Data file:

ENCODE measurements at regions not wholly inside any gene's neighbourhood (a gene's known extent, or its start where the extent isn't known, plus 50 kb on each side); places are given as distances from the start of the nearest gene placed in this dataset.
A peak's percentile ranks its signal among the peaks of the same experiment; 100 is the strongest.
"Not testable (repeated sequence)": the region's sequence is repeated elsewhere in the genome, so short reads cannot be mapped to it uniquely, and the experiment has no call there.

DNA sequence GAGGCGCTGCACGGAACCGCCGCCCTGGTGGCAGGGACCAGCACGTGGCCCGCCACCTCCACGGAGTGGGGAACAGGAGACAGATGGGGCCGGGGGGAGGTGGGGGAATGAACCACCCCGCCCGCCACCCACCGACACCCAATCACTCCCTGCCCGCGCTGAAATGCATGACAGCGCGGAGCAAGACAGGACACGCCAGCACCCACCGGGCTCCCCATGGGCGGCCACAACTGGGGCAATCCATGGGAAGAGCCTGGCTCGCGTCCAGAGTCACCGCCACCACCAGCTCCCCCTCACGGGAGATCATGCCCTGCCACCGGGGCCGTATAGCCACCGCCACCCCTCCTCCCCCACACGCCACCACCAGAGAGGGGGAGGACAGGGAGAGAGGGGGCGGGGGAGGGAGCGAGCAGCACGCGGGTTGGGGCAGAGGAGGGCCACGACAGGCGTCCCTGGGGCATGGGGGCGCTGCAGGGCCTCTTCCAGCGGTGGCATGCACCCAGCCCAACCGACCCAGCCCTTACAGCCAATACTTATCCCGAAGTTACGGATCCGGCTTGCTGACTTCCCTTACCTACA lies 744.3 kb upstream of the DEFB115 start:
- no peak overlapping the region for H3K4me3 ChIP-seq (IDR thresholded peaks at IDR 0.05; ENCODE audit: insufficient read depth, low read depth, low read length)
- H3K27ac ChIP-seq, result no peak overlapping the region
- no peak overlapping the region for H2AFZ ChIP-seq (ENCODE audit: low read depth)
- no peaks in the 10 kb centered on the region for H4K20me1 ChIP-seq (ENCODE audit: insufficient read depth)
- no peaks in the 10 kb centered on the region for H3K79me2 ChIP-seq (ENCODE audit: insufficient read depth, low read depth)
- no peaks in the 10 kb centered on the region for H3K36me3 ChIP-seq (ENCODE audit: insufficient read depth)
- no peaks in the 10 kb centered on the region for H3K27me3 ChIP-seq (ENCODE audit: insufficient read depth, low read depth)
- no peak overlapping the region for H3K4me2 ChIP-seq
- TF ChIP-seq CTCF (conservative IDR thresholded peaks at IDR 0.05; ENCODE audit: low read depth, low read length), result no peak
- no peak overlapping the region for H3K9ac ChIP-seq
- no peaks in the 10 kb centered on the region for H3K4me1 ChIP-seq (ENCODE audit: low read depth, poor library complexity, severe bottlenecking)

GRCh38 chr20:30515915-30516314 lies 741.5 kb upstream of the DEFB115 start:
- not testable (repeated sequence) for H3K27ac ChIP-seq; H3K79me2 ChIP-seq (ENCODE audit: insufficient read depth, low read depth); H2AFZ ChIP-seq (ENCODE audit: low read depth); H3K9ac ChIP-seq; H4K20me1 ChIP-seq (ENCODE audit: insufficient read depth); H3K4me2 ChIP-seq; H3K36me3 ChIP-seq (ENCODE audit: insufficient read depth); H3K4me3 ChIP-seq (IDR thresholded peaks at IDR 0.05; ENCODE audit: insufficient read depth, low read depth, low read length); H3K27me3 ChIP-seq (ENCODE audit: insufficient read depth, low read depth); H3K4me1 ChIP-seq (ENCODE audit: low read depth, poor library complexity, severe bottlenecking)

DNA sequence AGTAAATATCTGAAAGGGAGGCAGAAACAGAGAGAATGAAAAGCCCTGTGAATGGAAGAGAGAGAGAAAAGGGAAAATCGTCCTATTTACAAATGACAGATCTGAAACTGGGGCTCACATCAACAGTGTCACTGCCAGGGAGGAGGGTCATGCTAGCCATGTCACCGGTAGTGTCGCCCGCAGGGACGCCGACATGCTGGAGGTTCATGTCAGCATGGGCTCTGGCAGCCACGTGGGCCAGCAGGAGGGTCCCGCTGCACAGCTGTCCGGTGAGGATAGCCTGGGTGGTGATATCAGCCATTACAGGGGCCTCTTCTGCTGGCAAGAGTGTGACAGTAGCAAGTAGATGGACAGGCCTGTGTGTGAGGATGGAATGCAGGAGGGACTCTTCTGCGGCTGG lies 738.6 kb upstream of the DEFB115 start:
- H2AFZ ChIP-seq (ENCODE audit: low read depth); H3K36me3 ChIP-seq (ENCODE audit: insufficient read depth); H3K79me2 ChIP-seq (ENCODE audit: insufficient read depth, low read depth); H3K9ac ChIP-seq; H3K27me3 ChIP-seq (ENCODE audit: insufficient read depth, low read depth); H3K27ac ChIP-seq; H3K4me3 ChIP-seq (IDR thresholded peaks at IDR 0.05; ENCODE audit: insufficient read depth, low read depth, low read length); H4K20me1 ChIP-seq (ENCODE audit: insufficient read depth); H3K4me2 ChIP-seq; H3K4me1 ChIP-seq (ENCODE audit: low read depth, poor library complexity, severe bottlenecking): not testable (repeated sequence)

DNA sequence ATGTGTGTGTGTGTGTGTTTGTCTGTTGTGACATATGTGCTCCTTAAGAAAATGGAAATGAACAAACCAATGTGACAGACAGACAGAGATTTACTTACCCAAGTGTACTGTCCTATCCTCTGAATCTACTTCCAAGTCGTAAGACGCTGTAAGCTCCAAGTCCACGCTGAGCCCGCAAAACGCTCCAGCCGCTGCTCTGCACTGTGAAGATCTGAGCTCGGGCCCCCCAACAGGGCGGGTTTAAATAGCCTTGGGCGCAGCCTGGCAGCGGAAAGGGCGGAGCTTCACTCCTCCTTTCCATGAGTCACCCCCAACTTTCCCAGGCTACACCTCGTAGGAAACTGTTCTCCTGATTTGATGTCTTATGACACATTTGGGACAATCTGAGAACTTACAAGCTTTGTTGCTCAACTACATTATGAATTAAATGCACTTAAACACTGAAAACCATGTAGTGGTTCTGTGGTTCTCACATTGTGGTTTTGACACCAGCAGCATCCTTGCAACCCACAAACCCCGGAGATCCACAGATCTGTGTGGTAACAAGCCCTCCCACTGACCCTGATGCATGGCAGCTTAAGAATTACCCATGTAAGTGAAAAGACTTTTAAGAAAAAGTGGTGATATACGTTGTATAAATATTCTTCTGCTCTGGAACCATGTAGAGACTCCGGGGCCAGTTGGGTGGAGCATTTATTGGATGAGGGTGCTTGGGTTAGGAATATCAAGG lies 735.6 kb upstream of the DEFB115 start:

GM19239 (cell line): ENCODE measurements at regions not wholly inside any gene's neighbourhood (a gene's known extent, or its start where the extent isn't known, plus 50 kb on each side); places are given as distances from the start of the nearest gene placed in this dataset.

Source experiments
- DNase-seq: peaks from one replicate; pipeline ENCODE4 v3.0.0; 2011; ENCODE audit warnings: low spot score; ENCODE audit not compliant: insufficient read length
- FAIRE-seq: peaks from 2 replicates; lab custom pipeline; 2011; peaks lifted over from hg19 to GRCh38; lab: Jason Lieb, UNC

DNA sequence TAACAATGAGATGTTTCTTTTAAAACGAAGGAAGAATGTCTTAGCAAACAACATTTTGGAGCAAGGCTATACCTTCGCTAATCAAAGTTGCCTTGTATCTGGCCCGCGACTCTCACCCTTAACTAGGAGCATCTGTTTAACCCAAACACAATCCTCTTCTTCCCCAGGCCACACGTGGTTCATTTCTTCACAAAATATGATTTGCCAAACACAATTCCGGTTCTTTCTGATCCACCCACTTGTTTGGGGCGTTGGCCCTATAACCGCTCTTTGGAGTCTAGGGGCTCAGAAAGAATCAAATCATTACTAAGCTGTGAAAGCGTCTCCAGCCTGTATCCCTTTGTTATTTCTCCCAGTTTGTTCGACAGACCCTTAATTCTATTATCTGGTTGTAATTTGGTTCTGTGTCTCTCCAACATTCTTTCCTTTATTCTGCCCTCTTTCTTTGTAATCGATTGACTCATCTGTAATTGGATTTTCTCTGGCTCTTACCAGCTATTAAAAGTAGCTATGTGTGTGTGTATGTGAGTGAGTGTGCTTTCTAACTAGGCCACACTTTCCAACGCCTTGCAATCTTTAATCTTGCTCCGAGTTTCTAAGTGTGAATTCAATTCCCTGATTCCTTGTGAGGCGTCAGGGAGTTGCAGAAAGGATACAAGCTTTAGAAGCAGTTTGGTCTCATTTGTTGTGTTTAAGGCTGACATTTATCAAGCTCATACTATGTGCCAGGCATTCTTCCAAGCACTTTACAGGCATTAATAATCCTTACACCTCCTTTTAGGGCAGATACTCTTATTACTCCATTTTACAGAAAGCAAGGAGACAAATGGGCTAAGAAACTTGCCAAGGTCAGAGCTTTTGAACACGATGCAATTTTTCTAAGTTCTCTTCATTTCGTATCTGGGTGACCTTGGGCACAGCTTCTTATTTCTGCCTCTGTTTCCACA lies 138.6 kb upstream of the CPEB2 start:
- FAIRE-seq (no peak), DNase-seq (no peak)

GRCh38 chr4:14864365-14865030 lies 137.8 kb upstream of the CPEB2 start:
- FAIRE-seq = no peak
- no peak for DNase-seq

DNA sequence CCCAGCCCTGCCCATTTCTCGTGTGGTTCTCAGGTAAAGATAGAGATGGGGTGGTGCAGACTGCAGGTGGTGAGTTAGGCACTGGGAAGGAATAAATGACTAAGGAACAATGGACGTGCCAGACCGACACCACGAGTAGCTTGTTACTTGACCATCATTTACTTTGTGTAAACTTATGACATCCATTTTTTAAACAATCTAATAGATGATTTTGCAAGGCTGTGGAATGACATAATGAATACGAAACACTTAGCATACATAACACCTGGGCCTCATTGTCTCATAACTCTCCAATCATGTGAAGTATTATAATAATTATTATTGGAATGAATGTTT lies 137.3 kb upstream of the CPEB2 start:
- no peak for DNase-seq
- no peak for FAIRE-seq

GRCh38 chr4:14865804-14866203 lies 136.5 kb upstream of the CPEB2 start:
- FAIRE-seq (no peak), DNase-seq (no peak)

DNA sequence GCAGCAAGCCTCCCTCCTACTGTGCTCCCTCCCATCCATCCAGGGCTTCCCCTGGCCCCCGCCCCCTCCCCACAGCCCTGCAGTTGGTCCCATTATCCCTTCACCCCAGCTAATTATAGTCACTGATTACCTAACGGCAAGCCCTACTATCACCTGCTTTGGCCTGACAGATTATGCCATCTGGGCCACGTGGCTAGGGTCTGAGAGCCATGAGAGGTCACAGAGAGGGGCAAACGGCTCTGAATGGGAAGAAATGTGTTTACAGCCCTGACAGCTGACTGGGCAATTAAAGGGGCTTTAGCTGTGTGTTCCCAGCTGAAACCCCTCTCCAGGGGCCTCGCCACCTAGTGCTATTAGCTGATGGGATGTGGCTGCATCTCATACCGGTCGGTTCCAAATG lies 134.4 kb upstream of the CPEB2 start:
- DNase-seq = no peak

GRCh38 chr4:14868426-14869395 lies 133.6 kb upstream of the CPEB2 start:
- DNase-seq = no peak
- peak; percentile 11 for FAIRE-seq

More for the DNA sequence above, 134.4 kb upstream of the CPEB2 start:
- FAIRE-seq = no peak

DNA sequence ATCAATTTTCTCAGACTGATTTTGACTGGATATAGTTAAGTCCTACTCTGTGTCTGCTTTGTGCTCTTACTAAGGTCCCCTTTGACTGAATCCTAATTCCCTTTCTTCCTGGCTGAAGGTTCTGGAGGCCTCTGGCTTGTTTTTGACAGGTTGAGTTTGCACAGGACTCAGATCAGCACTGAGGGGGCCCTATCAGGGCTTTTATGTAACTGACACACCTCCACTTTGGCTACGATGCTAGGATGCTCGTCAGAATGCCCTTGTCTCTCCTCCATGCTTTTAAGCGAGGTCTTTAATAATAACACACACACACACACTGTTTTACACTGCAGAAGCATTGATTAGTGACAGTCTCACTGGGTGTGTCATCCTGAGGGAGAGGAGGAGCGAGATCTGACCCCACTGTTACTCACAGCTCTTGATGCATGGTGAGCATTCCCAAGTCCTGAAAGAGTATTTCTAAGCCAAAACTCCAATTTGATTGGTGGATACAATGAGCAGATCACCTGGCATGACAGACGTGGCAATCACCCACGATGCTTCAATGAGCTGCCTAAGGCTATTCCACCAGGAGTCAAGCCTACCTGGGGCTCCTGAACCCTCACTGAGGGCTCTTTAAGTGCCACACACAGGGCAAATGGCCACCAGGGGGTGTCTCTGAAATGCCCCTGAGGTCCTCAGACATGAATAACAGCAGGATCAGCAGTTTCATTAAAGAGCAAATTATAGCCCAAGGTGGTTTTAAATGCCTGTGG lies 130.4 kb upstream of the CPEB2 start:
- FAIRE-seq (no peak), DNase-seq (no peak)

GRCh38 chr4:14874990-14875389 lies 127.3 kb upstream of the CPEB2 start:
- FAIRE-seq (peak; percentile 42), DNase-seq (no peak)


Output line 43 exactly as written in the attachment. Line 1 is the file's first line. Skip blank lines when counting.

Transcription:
- FAIRE-seq (no peak), DNase-seq (no peak)